State school board members are close to taking an important step toward setting new standards for History and Social Studies classes.
The board, on Friday, is scheduled to wrap up its 3 day hearing. As part of the final day of work, a preliminary vote on the standards will be taken. Thursday, more than 100 amendments were submitted for review and debate. As the discussions got underway, at times, tempers flared. There was a sharp exchange between two board members. It involved an amendment to insert the word Capitalism into the standards.
"I see no need, frankly, to compromise with liberal professors from academia. That's part of the problem of how we end up with distorted and liberal biased textbooks, because its thats who's writing them," said Terri Leo, of Spring,
Patricia Hardy of Fort Worth, responded by saying her suggestion came from a friend, who she said is not only a professor at Texas A&M but is also a conservative Republican.
"I dont really understand why we are resistant on this, maybe some of us need to go back to school, but Capitalism and Free Enterprise is one and the same," said Hardy.
Hardys motion was eventually rejected by the Board. The skirmish is just one of several that took place Thursday. Many of the confrontations were sparked by the more than 100 amendments suggested for the proposed History and Social Studies standards. Chair person Gail Lowe tried to keep the meeting from becoming a playground brawl.
"Members, if we could refrain from attacking motives of other members or other participants in this process it would help," said Lowe.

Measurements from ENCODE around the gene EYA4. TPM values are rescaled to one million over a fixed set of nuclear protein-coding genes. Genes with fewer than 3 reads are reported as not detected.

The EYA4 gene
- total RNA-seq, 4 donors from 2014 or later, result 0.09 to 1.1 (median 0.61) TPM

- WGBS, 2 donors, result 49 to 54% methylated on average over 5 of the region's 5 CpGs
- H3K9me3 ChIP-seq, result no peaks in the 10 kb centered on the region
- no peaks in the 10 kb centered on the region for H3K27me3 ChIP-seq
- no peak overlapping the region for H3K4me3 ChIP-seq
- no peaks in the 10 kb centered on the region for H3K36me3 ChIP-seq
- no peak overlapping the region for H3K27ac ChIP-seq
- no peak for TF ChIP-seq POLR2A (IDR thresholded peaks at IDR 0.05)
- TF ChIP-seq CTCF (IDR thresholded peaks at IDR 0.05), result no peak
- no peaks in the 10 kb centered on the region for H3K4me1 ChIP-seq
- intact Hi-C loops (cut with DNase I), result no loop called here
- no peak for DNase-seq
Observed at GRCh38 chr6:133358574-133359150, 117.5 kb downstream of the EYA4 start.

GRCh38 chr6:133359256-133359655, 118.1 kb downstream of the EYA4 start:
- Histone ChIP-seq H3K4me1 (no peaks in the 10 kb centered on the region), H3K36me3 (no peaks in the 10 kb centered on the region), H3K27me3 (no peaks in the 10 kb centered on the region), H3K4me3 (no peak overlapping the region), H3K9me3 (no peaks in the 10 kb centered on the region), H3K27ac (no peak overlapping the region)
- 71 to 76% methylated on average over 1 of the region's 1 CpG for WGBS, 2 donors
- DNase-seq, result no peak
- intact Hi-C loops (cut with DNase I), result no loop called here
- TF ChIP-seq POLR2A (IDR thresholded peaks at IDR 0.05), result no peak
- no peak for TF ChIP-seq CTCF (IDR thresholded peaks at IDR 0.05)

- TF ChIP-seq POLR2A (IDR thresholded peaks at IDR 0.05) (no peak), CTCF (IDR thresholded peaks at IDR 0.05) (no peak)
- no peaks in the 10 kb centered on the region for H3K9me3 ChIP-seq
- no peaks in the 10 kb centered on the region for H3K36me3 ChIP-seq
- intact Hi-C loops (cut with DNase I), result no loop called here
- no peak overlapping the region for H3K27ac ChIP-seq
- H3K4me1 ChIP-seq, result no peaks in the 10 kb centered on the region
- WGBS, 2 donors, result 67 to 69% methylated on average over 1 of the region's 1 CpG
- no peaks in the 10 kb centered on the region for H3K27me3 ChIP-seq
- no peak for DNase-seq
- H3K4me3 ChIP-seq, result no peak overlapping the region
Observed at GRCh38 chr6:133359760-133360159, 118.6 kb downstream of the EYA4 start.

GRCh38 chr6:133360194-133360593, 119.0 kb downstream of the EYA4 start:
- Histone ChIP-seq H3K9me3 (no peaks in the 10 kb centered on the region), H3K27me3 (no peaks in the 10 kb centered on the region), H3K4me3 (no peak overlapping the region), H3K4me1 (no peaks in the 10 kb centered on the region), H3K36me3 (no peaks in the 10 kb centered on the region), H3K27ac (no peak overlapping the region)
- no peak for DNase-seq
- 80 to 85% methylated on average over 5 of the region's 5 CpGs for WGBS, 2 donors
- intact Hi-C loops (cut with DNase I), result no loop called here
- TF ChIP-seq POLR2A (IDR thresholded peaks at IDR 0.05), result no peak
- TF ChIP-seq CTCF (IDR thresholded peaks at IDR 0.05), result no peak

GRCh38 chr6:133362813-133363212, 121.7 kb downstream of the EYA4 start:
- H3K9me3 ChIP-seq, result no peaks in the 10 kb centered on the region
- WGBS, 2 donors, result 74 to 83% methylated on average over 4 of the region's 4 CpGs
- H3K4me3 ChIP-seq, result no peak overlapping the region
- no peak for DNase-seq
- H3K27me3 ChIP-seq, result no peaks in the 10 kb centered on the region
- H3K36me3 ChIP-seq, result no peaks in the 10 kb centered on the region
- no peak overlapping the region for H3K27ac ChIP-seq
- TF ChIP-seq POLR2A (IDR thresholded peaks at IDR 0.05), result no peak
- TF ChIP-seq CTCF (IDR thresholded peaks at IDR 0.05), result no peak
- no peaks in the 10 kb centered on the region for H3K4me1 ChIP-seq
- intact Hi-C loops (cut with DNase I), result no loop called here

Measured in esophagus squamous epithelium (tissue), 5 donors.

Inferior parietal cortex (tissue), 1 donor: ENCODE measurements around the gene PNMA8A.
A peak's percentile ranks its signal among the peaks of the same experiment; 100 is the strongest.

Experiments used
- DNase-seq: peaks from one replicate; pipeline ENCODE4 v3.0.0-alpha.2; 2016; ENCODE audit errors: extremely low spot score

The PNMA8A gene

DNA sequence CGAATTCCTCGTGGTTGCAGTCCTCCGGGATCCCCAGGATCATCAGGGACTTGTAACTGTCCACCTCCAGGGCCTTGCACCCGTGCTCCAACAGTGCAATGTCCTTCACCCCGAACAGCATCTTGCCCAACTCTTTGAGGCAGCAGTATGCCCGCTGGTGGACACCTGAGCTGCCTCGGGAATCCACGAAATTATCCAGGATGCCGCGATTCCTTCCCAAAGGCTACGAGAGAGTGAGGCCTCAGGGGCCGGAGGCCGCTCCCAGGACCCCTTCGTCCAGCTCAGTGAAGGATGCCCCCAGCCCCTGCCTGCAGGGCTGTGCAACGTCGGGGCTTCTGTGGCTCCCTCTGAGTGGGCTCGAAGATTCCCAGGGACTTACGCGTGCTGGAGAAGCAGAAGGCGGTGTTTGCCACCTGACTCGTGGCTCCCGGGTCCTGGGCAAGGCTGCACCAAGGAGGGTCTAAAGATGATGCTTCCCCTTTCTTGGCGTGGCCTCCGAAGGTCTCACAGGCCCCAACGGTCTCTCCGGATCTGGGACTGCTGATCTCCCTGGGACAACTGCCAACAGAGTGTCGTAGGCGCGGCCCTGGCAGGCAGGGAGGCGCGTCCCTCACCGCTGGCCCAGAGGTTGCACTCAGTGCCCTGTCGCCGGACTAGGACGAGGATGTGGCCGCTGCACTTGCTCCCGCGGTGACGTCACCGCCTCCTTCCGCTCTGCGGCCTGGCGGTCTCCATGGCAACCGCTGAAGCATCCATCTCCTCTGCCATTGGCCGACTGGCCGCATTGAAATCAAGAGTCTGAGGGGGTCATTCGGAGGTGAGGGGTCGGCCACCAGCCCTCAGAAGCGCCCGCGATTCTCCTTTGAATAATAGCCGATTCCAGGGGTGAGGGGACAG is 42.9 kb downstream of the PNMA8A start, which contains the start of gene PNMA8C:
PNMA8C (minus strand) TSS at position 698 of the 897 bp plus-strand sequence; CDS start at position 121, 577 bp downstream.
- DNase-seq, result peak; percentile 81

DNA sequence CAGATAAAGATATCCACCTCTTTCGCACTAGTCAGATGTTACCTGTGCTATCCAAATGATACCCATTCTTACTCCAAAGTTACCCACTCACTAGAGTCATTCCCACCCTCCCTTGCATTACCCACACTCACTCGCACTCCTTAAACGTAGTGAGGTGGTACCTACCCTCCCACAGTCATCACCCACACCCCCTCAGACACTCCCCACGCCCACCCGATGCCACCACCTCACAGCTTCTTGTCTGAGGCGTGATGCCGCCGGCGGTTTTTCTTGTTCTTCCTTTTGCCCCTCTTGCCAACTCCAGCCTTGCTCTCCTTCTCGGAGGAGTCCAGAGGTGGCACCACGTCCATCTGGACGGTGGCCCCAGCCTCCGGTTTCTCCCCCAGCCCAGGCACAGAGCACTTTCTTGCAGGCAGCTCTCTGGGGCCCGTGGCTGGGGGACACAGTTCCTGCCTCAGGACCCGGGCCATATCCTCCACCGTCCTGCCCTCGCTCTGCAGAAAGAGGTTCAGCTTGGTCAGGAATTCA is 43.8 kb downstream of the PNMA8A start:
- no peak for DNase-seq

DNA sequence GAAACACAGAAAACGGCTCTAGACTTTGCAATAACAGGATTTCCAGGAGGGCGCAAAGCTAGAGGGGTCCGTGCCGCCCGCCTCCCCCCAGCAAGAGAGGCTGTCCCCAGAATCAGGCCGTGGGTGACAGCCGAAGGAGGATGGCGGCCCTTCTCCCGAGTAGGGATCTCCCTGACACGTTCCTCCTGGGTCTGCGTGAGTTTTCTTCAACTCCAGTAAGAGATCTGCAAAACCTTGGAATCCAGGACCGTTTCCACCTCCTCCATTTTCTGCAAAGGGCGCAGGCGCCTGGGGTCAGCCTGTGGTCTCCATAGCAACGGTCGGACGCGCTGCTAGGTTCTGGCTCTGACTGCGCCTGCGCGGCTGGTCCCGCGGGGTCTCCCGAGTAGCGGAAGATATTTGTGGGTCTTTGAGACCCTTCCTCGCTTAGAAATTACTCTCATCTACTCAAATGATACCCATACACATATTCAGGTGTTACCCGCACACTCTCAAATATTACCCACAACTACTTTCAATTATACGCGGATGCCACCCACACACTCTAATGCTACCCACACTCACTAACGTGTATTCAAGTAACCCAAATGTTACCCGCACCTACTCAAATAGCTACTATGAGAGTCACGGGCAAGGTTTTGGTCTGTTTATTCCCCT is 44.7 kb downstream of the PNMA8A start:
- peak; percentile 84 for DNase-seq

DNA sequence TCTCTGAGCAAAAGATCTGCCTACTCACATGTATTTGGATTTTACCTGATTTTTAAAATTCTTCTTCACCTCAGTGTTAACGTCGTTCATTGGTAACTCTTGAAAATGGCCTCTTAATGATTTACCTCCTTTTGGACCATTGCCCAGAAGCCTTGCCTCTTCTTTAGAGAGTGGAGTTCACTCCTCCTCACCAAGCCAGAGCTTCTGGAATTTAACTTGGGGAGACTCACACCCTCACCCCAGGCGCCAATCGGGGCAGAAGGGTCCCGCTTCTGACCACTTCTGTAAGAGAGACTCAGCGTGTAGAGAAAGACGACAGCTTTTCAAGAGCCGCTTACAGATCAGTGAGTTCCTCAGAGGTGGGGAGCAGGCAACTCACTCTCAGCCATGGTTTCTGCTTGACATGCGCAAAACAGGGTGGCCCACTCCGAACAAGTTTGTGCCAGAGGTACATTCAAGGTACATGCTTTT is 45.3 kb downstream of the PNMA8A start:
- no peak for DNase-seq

Kathy Miller, with the Texas Freedom Network, blames conservative minded board members.
"What you are witnessing is a years worth of volunteer work by classroom teachers and experts from our colleges and universities suffering a death by a thousand cuts," said Miller.
Jonathan Saenz, with the Liberty Institute, believes those with liberal views are at fault.
If you look at some of the things that these teacher groups did, the writing teams, outrageous examples of taking Neil Armstrong out, taking Christmas out, no wonder they've got to spend so much time her, there are so many mistakes that they've got to correct, said Saenz.
With the way future textbooks could be written at stake, there were several notable casualties of this semantically battle. Among the amendments voted down was language acknowledging the separation of church and state. Voted in, was the name of a former Soviet dissident as well as a southwest Native American tribe.
After the preliminary vote on Friday, the board will come back in May for more debate and a final vote.